This may seem simplistic and naïve and maybe it is, but that is how creative destruction works. Maybe it is time to fall in love with creativity again. Then maybe those corporate fat cats will see just what they are losing by racing to the bottom. More detail to come.

And that is my thought for the day!

Corporations, The Bane Of Our Existence?

Every time I hear the name Alibaba I think of forty thieves. Today, however, Alibaba is the name of a huge Chinese company that has just experienced the largest initial public offering ever. $22 Billion was just spent by US investors to buy up shares in this company, and the overall value of the IPO was $200 Billion. Not too shabby. But what are the facts that surround this company? How large is its market?

“The value of goods sold” for Alibaba is equal to Amazon and eBay, and with 600 million Chinese now using the Internet the potential market for this company is huge. Its mission is “to make it easy to do business anywhere.” Jack Ma has been quoted as saying “We want to help small businesses grow by solving their problems through internet technology. We fight for the little guy.” The Alibaba business model is very western, but as analysts have stated, “Alibaba’s smart business strategy and charismatic leadership comes with a massive risk.” China bans foreign ownership of companies it deems as strategically important. If this is the case then what did US investors buy with $22 Billion? They bought a “piece of a shell company in the Cayman Islands with a contractual right to a share of the profits.”

The risk associated with this company is immense. The US-China Economic and Security Review Commission has warned against this type of arrangement. “This intricate ruse is a way of making the business appear to be Chinese-owned to Chinese regulators while claiming to be foreign-owned business by foreign investors.” This according to the commission is illegal in China. Will the Chinese government come to a point where Jack Ma is to charismatic for its taste, or will Alibaba be considered too western for the good of China? This will be interesting as we watch this play out on the world stage. This investment may turn out to be completely worthless, or it could turn out to be very profitable. This is what investment is all about.

Alibaba is a huge company, but there are many other companies we invest in. I have a concern with these large global companies whose budgets are greater than many countries. The concern involves how they are managed. Who controls these companies when they are more powerful than the countries in which they operate? It turns out I am not the only one who feels that way.

The first CNBC/Burson-Marstellar Corporate Perception Indicator, resulting from a survey of 25,000 people and 1,800 top executives, tells us there is a disconnect between corporate leaders and the regular joe on the reputation of the corporation in our society. Business leaders view corporations as favorable, while the general publics view is somewhat lower. 82% of leaders see corporations as favorable, while 52% of the general public view them as favorable. These numbers are from leaders and people with the developed world. The results from the emerging world, such as China, are a little different. 72% of the general population see corporations as favorable.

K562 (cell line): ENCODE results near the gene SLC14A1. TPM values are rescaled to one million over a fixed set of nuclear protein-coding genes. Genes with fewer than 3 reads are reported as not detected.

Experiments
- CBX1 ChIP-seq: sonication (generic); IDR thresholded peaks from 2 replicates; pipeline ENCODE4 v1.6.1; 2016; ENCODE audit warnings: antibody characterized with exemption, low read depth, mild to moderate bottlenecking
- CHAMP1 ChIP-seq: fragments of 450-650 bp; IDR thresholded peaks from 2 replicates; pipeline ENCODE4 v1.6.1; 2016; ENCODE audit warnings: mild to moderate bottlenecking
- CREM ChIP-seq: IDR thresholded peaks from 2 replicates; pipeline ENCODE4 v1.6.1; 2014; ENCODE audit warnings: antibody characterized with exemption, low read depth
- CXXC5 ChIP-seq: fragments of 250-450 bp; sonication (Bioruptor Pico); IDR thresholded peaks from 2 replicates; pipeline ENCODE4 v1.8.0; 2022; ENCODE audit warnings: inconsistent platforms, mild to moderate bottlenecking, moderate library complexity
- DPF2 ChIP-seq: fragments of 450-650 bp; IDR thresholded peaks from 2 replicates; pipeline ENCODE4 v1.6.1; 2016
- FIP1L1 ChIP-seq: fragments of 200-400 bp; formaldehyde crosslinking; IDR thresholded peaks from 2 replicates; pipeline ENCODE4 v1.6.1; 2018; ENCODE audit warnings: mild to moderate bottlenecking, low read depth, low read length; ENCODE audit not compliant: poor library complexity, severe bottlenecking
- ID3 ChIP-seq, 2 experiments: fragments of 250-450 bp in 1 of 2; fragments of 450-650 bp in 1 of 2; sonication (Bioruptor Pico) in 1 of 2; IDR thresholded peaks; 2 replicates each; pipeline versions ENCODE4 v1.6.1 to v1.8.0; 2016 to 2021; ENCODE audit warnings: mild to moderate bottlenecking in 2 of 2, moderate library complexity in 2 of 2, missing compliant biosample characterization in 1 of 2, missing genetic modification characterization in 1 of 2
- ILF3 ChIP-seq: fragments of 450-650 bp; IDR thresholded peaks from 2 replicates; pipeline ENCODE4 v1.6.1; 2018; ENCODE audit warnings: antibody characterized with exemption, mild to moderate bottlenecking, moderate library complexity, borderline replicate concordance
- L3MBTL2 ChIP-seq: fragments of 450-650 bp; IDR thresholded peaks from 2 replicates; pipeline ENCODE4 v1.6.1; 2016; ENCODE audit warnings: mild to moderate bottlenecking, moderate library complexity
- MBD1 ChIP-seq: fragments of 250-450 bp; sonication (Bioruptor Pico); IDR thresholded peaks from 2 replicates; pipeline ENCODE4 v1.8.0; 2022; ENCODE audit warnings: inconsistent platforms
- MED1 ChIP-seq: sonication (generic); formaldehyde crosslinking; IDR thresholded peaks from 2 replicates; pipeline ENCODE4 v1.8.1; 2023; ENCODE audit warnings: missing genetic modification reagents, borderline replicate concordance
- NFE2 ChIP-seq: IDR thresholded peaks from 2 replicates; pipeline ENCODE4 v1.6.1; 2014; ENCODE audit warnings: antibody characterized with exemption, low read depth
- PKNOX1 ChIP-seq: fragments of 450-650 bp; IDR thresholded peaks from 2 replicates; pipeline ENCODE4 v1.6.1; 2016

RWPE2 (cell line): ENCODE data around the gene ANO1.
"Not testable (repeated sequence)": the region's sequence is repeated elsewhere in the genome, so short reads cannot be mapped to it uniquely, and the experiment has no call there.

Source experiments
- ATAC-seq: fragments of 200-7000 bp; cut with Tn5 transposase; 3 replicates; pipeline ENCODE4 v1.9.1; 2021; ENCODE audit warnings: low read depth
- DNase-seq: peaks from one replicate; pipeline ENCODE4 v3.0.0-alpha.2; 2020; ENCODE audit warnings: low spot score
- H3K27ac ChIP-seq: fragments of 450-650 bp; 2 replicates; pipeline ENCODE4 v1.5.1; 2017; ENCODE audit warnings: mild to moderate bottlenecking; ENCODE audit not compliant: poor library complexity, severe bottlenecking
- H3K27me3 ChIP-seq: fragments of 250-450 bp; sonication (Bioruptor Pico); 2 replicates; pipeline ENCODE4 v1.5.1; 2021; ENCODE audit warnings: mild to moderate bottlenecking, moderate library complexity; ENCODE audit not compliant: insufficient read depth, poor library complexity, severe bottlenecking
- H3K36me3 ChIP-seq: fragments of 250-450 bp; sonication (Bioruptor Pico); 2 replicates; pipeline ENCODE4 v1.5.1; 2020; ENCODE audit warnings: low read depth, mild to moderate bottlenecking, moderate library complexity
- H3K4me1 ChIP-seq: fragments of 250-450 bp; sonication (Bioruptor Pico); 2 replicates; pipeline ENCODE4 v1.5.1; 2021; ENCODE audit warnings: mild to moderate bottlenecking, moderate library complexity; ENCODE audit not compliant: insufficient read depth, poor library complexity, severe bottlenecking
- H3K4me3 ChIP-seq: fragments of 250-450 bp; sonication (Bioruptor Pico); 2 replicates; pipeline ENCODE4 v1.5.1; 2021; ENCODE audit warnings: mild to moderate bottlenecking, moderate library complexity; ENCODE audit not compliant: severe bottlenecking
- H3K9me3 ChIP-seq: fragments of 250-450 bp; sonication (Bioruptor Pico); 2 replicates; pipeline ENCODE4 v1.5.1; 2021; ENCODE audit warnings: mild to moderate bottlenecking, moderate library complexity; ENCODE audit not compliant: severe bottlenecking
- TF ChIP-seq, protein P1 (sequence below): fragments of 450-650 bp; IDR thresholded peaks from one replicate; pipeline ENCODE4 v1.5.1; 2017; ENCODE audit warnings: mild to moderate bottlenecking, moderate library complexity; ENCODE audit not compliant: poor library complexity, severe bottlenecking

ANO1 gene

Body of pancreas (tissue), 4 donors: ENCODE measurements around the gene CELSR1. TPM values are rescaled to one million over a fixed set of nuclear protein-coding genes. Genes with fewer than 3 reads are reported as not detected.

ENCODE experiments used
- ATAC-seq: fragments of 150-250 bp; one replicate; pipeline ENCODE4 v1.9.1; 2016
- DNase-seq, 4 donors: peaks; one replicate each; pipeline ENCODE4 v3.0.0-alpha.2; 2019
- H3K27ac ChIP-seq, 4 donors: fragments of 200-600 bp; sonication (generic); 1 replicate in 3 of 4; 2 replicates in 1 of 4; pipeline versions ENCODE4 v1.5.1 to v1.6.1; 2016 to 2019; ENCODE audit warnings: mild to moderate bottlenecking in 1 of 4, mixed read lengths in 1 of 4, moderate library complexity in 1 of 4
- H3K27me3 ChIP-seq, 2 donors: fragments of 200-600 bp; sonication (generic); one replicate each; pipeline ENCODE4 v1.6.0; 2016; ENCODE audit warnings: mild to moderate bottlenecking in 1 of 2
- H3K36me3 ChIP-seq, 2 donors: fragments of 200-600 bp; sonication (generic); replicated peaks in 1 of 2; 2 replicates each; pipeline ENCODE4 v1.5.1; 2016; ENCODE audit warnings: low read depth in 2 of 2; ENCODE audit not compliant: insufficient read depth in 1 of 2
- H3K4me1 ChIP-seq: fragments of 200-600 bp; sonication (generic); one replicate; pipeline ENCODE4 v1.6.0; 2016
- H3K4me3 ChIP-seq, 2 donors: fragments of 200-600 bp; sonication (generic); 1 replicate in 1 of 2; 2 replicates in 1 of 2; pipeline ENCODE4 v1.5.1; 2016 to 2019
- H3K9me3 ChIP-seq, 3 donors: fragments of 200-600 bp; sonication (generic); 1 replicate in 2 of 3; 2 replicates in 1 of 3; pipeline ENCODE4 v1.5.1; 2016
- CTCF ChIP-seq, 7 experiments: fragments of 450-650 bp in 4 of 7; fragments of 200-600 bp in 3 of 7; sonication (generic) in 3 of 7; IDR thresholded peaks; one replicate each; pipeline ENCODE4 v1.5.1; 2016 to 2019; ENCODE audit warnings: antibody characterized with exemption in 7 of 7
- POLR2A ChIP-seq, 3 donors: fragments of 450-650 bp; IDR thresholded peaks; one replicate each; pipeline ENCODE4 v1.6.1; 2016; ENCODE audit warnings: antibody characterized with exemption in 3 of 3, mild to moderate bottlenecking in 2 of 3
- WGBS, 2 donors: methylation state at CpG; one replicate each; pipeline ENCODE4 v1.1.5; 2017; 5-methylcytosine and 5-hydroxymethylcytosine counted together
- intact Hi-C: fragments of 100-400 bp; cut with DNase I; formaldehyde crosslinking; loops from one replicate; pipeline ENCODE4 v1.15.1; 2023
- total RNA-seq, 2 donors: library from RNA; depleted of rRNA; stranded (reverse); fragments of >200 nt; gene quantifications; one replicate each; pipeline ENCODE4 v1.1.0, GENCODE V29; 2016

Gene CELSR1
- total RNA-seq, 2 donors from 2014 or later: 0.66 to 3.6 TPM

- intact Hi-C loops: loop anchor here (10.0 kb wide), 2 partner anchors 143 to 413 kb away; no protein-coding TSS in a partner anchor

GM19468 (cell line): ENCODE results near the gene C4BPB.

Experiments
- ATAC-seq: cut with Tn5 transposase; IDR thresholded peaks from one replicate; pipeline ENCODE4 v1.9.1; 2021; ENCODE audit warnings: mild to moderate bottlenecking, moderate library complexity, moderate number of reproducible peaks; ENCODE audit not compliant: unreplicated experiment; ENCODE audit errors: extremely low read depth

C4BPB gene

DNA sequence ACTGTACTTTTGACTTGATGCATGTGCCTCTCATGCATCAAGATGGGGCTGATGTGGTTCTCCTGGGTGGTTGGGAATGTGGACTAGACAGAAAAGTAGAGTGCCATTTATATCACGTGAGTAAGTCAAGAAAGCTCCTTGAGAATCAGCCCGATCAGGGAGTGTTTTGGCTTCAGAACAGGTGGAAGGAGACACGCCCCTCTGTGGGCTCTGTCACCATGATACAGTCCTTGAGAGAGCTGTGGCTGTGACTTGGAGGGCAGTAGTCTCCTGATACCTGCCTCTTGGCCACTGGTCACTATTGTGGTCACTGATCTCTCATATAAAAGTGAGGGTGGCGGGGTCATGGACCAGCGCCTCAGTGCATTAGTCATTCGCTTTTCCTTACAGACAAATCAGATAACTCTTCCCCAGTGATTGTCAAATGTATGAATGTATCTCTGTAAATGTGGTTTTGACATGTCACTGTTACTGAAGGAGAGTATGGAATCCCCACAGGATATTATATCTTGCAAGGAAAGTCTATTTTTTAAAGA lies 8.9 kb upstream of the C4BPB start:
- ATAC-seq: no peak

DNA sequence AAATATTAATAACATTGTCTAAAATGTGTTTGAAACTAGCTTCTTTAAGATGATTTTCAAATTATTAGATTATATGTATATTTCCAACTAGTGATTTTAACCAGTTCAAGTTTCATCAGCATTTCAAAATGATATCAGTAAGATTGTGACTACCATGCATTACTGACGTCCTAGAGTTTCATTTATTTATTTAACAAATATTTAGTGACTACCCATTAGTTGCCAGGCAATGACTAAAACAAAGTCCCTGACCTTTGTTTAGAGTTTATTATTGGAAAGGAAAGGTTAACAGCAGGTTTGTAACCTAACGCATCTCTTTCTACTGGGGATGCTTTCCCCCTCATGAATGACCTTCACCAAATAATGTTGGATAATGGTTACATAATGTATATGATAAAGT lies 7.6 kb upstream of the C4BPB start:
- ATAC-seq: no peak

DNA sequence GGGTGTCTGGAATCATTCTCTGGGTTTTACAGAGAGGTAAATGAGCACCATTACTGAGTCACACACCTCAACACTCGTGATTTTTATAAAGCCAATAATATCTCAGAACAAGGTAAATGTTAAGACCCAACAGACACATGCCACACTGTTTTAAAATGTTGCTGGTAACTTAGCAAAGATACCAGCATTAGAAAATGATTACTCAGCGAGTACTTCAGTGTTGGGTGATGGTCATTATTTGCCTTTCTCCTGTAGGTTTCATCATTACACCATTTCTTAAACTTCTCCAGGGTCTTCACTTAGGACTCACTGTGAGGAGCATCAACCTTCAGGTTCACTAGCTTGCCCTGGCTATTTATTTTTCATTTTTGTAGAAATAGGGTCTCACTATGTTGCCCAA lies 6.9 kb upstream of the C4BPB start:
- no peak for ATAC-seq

In the United States the general public see corporations as a source of hope (36%) or fear (37%). While 84% of the Chinese people see corporations as a source of hope. More than 51% of the US general public see strong and influential corporations as bad.

There are more numbers that I could display here, but I think we need to ponder what these numbers mean. First, these numbers give an indication of what has occurred over the last two decades. In order the strengthen margins companies have moved a lot of work offshore. Of course the places where this work has moved to will have strong feelings of good for those companies. And the love affair the US general population has with low prices has helped foreign-owned corporations to provide opportunities for their countries. So these numbers don’t surprise me.
Should a CEO be concerned with how the public views their corporations? Or should they disconnect from people and make sure their employees are cowering somewhere? I think they should be concerned with the feelings of the consumer who make up their markets. 70% of these folks say that corporations play a positive role in creating economic growth, and 67% say they drive innovation. The fear that people have about these large entities is the lack of concern for the wellbeing of people. People see these large companies shutting down workplaces, driving high unemployment, and they are concerned. Therefore, CEO’s should pay attention to this.

I agree with Donald Baer’s comment “For business leaders, six years after the financial crisis and amid continuing economic uncertainty, the challenge is to show how they use their positions of power to contribute to the common good.” I know business is about profit, and I get that global risk is a part of the equation, but good business is about good relationships. And good relationships must be exercised with all stakeholders not just the shareholder. If these large companies, that have many resources, get this we can all win.

And that is my thought for the day!

The War On Poverty